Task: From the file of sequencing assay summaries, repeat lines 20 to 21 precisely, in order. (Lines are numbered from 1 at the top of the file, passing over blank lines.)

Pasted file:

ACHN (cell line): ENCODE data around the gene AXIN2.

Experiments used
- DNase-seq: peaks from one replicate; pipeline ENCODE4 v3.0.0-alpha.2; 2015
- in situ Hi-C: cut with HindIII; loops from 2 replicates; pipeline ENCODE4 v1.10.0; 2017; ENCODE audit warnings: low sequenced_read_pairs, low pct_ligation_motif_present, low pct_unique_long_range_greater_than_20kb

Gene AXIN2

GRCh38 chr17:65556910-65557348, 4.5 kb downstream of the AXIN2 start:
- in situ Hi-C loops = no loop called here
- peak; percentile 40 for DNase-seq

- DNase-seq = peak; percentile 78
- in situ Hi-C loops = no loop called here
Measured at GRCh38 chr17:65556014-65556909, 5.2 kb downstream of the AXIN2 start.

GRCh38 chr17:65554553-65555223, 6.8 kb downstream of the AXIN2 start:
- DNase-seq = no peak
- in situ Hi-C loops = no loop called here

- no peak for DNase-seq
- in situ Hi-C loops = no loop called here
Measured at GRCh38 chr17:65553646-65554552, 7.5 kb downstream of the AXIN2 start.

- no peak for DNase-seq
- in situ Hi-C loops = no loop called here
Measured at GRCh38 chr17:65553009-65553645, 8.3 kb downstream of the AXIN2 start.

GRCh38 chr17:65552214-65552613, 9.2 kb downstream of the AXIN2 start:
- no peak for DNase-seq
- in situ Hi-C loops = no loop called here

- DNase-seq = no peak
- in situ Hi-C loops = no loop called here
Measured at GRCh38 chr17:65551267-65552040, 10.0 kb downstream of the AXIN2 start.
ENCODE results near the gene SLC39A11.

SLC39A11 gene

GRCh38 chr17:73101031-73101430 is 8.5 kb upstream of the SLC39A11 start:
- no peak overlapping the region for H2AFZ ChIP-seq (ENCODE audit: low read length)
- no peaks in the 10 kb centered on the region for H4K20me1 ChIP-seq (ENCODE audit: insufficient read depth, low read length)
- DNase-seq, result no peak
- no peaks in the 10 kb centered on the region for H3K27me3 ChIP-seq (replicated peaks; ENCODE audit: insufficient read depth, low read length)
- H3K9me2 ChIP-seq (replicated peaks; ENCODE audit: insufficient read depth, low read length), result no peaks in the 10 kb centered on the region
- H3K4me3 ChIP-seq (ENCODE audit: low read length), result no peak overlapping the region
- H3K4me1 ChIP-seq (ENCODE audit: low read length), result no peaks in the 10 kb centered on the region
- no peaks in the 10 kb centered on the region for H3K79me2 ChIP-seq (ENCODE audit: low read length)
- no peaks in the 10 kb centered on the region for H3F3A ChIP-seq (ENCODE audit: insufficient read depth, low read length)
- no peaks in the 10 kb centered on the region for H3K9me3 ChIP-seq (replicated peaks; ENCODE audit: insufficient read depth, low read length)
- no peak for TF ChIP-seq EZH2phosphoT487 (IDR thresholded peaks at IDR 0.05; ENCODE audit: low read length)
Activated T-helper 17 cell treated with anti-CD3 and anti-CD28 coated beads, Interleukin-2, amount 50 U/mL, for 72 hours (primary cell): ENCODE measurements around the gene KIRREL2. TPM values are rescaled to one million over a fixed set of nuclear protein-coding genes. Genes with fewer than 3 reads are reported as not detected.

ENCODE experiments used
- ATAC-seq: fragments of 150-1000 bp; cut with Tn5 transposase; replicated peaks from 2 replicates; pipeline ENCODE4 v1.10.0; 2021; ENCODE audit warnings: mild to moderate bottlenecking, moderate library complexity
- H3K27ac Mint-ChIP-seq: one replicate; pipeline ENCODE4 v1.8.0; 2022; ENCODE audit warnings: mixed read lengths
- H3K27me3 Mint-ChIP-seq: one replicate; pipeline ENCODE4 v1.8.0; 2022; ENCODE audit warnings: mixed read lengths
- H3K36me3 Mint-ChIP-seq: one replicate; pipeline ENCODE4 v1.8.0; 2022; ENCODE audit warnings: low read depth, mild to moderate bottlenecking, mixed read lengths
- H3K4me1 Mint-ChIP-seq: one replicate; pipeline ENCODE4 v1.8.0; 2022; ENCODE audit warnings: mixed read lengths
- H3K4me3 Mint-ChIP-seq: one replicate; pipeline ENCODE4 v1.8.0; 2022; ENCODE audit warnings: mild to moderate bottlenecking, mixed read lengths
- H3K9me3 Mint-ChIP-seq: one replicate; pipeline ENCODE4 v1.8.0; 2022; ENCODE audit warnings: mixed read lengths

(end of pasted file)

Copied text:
Measured at GRCh38 chr17:65553009-65553645, 8.3 kb downstream of the AXIN2 start.

GRCh38 chr17:65552214-65552613, 9.2 kb downstream of the AXIN2 start: